Heart International (May 2010)

QT dispersion on ECG Holter monitoring and risk of ventricular arrhythmias in patients with dilated cardiomyopathy

  • Polyxeni Garyfallidis,
  • Livio Dei Cas,
  • Giosué Mascioli,
  • Raffaele Calabrò,
  • Lucio Santangelo,
  • Antonio Curnis,
  • Elia De Maria

Journal volume & issue
Vol. 2, no. 1
pp. 33 – 38


Read online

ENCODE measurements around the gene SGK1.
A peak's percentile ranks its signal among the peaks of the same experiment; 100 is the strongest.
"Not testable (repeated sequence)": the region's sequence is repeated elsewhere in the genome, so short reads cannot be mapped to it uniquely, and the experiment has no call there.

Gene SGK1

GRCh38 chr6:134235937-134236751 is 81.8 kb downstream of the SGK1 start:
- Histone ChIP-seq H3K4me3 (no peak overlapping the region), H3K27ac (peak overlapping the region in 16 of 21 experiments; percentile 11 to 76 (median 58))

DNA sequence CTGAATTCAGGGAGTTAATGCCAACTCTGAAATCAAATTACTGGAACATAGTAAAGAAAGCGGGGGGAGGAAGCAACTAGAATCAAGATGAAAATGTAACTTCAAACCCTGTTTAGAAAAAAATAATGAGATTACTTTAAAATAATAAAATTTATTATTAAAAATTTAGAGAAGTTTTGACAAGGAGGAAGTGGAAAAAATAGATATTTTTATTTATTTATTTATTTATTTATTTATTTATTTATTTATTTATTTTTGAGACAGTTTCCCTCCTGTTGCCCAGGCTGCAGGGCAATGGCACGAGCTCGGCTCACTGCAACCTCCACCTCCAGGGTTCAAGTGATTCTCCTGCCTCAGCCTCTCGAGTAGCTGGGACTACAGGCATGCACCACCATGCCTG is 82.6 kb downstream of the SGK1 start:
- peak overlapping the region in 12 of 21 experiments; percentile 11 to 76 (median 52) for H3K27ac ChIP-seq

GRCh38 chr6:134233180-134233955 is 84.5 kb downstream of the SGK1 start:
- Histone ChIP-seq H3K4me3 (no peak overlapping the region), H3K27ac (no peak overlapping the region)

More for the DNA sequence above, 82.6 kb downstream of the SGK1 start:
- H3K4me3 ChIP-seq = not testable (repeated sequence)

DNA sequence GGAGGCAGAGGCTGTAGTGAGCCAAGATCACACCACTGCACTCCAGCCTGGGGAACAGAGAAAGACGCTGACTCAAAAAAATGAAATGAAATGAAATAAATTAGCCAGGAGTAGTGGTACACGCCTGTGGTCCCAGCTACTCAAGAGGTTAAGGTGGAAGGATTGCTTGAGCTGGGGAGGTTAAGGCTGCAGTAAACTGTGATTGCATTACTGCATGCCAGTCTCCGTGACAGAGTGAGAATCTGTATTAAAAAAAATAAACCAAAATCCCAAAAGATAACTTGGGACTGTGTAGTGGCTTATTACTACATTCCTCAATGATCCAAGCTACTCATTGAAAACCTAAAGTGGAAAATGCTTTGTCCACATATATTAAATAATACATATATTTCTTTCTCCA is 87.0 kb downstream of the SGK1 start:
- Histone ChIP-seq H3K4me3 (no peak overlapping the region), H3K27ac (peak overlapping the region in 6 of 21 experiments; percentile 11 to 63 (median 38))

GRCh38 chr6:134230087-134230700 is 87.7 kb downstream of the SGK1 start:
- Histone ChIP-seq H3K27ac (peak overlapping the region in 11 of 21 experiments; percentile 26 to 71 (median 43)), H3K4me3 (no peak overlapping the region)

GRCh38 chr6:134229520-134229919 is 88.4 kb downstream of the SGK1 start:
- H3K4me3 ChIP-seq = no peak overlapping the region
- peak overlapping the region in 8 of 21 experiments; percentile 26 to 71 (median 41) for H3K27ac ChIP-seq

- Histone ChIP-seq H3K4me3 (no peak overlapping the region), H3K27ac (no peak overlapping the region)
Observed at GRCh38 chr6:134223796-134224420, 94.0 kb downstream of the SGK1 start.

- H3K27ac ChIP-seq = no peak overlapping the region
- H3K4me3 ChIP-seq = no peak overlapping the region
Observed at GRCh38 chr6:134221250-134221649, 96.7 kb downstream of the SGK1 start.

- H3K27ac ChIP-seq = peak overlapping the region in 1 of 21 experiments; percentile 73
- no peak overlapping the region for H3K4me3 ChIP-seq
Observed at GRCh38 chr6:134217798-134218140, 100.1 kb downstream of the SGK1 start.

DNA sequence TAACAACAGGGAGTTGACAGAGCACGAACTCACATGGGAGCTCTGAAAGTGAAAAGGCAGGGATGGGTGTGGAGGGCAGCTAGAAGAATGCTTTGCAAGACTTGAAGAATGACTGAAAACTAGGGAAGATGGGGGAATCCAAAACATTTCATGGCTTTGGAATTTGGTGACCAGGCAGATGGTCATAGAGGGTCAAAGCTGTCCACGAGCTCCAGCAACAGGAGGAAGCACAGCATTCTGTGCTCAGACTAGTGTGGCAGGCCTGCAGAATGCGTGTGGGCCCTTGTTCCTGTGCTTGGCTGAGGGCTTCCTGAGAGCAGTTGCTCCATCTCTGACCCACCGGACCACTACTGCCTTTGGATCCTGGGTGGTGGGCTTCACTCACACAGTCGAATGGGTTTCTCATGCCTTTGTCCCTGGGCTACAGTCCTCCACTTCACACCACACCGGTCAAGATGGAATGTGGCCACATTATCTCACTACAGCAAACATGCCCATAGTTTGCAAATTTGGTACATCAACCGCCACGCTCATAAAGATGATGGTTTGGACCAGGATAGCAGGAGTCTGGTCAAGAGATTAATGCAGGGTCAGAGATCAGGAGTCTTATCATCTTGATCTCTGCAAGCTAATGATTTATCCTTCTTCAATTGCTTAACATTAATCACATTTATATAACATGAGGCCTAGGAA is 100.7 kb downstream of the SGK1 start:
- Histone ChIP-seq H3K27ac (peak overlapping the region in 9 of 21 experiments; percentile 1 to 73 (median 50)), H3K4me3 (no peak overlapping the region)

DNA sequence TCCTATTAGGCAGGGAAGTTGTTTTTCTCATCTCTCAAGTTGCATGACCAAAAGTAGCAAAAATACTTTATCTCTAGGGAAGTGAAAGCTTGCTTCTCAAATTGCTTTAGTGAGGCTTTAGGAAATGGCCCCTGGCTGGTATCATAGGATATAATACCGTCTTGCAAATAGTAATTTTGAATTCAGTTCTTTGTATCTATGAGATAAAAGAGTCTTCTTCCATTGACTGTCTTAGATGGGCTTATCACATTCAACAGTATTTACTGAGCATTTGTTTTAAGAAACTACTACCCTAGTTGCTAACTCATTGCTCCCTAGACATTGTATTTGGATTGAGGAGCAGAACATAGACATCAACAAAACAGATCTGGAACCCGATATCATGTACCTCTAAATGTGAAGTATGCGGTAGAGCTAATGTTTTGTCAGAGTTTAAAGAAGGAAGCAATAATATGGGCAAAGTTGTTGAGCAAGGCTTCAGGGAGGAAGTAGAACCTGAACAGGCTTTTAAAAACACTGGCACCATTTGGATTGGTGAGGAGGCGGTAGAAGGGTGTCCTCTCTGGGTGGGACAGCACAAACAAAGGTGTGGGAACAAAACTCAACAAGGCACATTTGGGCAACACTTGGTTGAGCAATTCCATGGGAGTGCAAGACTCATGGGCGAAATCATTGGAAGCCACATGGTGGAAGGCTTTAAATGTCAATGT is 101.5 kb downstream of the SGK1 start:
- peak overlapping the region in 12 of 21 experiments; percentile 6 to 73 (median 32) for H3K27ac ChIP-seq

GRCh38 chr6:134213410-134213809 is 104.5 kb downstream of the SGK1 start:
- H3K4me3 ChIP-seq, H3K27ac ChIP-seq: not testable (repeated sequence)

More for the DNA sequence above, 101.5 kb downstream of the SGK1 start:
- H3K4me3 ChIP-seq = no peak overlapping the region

Background. QT dispersion (QTd) is increased in patients with dilated cardiomyopathy. Increased QTd has been associated with the risk of sudden death. We studied: a) the relation between QTd on 12-lead ECG and QTd-ECG Holter; b) the relation between QTd apex (QTda) and QTd end (QTde) on ECG Holter and the risk of ventricular arrhythmias in patients with dilated cardiomyopathy. Methods and Results. 65 patients with dilated cardiomyopathy (33 idiopathic and 32 post-ischemic etiology; NYHA II-III) were studied. We divided the patients into: Group A -patients with not-sustained ventricular arrhythmias-; and Group B -patients without arrhythmias-. A significant direct correlation between QTd calculated from 12-lead ECG and from ECG Holter was found in all patients. QTda/24h was not significantly different in the two groups (Gr.A 59.9±7.8 msec vs Gr.B 53.6±8.4 msec p=ns) while QTde/24h was significantly higher in Group A (Gr.A 81.9±5.9 msec vs Gr.B 44.5±6.8 msec; p<0.005). In post-ischemic etiology (32 pts; 17 with arrhythmias) the correlation between QTde/24h and ventricular arrhythmias was confirmed (Gr.A 81.4±7.8 msec vs Gr.B 42.6±6.2 msec p<0.002). Conclusions. ECG Holter recordings can evaluate QTd as well as the QTd on 12-lead ECG. An increased QTde/24h seems to be correlated with the occurence of ventricular arrhythmias in patients with dilated cardiomyopathy and can then be a useful tool to select patients at high risk for sudden death.